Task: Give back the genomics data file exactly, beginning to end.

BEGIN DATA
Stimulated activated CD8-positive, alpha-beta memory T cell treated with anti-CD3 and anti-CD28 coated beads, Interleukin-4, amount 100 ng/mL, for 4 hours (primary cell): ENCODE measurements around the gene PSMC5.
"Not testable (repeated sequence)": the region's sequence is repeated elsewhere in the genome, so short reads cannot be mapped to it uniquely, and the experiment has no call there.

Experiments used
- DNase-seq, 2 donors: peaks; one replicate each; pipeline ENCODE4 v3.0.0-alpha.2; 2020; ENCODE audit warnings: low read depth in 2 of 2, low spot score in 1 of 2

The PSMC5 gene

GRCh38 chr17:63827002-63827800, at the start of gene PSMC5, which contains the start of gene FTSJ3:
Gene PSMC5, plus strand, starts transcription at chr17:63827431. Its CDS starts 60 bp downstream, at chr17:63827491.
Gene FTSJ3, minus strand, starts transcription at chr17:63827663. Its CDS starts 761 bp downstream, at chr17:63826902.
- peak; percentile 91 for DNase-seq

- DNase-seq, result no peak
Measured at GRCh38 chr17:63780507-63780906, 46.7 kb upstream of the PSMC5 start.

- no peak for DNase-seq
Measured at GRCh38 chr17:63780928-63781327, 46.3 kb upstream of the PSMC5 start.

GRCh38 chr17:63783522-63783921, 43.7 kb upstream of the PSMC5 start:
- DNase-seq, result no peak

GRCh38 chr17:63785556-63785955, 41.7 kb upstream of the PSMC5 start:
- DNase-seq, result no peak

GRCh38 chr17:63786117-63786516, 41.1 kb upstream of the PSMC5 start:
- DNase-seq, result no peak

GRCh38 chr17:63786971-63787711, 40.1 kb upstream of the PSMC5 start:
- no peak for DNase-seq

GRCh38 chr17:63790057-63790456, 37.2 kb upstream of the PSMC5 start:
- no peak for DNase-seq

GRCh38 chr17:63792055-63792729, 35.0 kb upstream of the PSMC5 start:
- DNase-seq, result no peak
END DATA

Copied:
Stimulated activated CD8-positive, alpha-beta memory T cell treated with anti-CD3 and anti-CD28 coated beads, Interleukin-4, amount 100 ng/mL, for 4 hours (primary cell): ENCODE measurements around the gene PSMC5.
"Not testable (repeated sequence)": the region's sequence is repeated elsewhere in the genome, so short reads cannot be mapped to it uniquely, and the experiment has no call there.

Experiments used
- DNase-seq, 2 donors: peaks; one replicate each; pipeline ENCODE4 v3.0.0-alpha.2; 2020; ENCODE audit warnings: low read depth in 2 of 2, low spot score in 1 of 2

The PSMC5 gene

GRCh38 chr17:63827002-63827800, at the start of gene PSMC5, which contains the start of gene FTSJ3:
Gene PSMC5, plus strand, starts transcription at chr17:63827431. Its CDS starts 60 bp downstream, at chr17:63827491.
Gene FTSJ3, minus strand, starts transcription at chr17:63827663. Its CDS starts 761 bp downstream, at chr17:63826902.
- peak; percentile 91 for DNase-seq

- DNase-seq, result no peak
Measured at GRCh38 chr17:63780507-63780906, 46.7 kb upstream of the PSMC5 start.

- no peak for DNase-seq
Measured at GRCh38 chr17:63780928-63781327, 46.3 kb upstream of the PSMC5 start.

GRCh38 chr17:63783522-63783921, 43.7 kb upstream of the PSMC5 start:
- DNase-seq, result no peak

GRCh38 chr17:63785556-63785955, 41.7 kb upstream of the PSMC5 start:
- DNase-seq, result no peak

GRCh38 chr17:63786117-63786516, 41.1 kb upstream of the PSMC5 start:
- DNase-seq, result no peak

GRCh38 chr17:63786971-63787711, 40.1 kb upstream of the PSMC5 start:
- no peak for DNase-seq

GRCh38 chr17:63790057-63790456, 37.2 kb upstream of the PSMC5 start:
- no peak for DNase-seq

GRCh38 chr17:63792055-63792729, 35.0 kb upstream of the PSMC5 start:
- DNase-seq, result no peak